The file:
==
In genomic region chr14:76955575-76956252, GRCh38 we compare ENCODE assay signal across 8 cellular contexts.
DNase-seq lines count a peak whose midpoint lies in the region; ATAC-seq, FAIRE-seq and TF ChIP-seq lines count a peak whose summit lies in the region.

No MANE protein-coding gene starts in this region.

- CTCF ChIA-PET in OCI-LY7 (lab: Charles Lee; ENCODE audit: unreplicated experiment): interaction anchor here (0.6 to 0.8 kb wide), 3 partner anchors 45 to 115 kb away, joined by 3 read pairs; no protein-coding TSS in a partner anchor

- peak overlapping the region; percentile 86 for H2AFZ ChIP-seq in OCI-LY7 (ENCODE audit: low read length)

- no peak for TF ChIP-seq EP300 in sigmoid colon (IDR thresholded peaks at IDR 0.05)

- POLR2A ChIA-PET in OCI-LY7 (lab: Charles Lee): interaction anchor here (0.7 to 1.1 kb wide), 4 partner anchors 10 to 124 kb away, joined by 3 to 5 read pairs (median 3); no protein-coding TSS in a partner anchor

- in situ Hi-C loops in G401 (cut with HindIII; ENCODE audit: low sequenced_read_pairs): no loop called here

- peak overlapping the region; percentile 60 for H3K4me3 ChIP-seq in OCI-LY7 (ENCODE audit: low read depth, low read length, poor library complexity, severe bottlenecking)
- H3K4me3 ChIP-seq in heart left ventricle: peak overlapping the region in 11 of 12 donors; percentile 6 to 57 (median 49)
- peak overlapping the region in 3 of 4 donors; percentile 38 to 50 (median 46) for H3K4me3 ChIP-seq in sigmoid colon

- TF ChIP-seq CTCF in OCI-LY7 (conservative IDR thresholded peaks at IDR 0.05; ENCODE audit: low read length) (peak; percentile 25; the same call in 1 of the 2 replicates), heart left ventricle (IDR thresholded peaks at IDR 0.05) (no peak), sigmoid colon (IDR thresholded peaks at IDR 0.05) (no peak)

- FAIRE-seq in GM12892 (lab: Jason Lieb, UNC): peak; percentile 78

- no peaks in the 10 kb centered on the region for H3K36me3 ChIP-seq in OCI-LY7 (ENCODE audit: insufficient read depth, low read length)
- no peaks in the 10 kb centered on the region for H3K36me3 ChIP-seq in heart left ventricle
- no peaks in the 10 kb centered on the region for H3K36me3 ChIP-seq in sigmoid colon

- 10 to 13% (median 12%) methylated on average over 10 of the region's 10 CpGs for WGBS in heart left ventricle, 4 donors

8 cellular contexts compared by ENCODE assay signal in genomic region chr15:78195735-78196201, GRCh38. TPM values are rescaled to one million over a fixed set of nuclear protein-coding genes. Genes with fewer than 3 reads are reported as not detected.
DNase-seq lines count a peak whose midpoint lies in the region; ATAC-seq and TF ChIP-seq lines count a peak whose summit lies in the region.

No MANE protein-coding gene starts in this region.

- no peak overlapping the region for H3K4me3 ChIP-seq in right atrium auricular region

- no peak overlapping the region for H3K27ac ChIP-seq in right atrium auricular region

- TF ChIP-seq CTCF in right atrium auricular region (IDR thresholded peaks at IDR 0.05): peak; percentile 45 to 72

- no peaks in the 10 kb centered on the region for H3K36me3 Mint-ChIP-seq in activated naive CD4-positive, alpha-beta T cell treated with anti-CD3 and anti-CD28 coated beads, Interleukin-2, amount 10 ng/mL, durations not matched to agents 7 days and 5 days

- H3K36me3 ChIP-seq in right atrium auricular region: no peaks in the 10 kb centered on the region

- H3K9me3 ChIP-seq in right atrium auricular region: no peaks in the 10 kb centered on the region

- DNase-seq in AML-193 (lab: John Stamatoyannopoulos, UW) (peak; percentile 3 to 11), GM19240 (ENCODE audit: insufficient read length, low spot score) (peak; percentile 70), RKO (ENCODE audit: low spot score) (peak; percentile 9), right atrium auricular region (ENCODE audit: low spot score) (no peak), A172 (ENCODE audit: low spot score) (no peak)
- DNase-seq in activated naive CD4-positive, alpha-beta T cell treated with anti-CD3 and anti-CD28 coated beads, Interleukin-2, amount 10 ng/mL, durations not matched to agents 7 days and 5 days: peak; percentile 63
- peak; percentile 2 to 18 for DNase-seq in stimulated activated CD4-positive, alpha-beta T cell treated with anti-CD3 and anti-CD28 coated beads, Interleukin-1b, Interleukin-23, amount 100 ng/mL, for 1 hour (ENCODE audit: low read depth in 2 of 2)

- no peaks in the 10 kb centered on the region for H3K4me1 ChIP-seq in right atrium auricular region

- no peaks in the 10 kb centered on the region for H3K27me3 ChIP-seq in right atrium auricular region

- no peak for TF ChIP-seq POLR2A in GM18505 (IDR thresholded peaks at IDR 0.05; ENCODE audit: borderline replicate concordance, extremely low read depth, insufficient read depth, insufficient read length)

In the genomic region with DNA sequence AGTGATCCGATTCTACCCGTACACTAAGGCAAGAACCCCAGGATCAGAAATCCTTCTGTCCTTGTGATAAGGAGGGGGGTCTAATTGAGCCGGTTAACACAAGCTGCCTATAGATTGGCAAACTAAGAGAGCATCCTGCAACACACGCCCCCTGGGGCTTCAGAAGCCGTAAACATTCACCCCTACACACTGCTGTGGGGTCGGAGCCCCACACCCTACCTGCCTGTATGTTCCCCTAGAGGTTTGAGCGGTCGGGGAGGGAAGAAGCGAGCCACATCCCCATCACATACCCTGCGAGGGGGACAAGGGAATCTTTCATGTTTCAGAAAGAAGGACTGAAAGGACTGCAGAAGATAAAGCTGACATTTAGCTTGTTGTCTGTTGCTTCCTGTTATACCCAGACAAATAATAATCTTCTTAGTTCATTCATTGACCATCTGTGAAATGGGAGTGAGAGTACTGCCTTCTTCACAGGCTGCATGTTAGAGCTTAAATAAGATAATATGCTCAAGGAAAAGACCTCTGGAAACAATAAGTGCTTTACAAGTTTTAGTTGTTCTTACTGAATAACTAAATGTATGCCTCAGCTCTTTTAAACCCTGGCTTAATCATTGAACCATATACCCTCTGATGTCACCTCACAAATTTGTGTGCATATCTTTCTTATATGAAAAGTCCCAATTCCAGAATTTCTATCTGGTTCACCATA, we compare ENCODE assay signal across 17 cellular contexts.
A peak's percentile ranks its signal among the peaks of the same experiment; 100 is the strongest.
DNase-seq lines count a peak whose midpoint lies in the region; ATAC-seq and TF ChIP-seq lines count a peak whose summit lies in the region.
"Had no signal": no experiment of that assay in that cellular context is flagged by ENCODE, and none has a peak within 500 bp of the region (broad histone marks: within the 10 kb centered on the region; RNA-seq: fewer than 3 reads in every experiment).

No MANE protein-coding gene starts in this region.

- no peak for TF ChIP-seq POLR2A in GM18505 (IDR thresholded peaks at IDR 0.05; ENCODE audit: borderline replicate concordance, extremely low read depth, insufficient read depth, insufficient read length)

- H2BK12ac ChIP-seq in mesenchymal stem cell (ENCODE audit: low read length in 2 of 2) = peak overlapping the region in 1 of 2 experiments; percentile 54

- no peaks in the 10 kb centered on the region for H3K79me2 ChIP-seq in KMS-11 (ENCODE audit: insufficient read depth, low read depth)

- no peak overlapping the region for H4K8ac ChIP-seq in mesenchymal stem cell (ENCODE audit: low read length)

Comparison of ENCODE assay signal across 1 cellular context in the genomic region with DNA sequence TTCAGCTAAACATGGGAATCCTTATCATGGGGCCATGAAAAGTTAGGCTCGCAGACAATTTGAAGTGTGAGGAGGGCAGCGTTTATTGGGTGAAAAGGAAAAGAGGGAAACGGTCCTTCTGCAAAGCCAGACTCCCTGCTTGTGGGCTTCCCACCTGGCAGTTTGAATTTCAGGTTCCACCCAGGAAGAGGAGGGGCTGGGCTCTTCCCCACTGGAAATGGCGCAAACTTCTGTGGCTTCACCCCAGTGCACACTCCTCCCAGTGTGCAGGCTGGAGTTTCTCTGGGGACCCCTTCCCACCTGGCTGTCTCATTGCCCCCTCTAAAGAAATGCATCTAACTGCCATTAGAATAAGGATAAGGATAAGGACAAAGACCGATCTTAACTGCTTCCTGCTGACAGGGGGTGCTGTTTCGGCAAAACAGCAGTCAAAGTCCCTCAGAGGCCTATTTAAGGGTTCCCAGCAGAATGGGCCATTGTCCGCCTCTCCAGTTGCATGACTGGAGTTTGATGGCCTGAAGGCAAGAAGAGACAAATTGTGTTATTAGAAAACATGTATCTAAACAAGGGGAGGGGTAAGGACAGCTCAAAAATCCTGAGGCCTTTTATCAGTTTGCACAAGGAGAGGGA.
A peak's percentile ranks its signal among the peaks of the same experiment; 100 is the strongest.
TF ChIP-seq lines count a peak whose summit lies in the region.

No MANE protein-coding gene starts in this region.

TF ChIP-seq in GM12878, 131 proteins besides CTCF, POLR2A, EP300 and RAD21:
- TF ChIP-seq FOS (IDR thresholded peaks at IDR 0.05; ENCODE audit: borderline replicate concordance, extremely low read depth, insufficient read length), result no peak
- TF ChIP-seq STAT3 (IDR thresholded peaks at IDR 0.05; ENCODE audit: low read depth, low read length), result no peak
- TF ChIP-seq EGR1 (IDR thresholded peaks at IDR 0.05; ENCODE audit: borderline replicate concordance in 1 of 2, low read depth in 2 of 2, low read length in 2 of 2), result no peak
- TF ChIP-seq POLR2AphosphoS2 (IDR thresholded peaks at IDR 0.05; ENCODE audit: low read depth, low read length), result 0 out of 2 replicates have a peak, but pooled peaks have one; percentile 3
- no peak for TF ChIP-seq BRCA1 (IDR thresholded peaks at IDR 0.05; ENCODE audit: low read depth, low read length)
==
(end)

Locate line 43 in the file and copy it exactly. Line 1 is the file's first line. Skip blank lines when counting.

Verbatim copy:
A peak's percentile ranks its signal among the peaks of the same experiment; 100 is the strongest.